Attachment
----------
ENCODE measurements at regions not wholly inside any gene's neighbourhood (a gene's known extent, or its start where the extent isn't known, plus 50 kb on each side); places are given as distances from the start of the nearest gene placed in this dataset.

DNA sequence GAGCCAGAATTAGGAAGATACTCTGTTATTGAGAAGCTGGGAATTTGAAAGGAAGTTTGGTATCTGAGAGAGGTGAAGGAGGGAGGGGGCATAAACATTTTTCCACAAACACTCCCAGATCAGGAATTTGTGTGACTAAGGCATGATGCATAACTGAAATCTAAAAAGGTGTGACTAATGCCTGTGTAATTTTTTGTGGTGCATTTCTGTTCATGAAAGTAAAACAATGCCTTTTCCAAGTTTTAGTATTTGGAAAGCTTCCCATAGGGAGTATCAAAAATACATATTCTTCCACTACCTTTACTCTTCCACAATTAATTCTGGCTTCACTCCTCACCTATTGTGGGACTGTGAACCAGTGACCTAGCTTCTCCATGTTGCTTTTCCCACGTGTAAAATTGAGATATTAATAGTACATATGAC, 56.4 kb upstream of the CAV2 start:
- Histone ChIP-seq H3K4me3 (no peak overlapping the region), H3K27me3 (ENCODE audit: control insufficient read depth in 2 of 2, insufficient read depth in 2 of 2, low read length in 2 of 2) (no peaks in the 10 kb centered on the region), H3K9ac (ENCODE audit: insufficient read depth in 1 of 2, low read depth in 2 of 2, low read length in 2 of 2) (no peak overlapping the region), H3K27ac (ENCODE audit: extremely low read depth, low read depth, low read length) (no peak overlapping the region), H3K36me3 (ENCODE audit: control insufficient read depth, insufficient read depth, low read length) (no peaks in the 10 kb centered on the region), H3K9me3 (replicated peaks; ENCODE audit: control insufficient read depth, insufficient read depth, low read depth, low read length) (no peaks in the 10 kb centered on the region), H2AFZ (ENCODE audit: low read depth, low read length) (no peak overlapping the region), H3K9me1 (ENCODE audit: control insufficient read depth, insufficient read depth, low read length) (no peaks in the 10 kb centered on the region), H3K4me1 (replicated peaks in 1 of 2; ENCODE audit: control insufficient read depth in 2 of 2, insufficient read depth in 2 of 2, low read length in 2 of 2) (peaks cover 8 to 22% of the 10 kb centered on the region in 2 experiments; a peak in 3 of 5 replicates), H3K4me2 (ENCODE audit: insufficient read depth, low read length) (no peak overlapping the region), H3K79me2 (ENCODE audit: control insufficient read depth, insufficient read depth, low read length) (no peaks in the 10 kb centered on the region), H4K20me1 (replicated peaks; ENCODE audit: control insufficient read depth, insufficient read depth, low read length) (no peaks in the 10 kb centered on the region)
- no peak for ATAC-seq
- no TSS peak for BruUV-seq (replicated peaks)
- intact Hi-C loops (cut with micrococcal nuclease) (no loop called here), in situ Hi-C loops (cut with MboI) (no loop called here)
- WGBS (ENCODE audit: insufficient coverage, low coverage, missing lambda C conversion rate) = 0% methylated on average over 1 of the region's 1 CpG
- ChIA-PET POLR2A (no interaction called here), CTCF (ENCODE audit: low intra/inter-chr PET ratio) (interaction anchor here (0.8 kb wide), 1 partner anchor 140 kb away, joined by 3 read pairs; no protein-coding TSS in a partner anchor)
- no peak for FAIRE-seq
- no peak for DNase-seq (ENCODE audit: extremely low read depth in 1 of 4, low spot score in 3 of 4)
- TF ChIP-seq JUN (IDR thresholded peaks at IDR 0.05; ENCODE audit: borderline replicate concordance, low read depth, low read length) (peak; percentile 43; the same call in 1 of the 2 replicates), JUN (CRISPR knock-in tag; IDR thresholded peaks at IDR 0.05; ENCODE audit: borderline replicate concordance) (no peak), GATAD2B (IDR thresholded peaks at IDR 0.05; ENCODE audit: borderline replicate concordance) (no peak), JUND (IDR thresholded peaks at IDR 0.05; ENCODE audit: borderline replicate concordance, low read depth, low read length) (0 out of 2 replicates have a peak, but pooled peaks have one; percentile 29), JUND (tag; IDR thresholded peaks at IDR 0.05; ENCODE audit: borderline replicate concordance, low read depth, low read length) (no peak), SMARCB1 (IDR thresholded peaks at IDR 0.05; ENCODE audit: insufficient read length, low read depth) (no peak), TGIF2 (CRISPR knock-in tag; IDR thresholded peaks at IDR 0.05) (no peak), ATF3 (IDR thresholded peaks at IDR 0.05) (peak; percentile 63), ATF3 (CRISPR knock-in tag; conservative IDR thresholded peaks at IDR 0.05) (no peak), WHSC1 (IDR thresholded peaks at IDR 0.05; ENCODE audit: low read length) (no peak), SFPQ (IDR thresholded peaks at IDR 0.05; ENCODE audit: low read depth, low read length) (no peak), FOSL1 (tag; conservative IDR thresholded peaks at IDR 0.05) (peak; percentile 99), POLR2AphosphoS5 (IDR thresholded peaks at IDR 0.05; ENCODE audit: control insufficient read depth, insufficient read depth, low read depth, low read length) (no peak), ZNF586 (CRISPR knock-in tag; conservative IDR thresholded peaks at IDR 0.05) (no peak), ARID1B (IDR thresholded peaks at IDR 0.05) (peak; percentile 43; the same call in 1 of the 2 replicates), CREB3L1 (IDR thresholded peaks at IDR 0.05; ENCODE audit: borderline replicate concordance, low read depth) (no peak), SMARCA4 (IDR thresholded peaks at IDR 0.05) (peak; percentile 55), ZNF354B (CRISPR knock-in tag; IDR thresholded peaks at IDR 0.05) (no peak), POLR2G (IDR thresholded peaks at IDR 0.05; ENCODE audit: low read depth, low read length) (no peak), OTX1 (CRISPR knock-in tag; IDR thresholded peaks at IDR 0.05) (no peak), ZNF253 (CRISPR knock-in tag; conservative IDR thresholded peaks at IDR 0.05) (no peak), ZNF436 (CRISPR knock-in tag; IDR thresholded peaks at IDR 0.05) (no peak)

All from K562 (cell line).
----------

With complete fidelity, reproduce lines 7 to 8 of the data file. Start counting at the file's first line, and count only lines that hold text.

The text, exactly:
- WGBS (ENCODE audit: insufficient coverage, low coverage, missing lambda C conversion rate) = 0% methylated on average over 1 of the region's 1 CpG
- ChIA-PET POLR2A (no interaction called here), CTCF (ENCODE audit: low intra/inter-chr PET ratio) (interaction anchor here (0.8 kb wide), 1 partner anchor 140 kb away, joined by 3 read pairs; no protein-coding TSS in a partner anchor)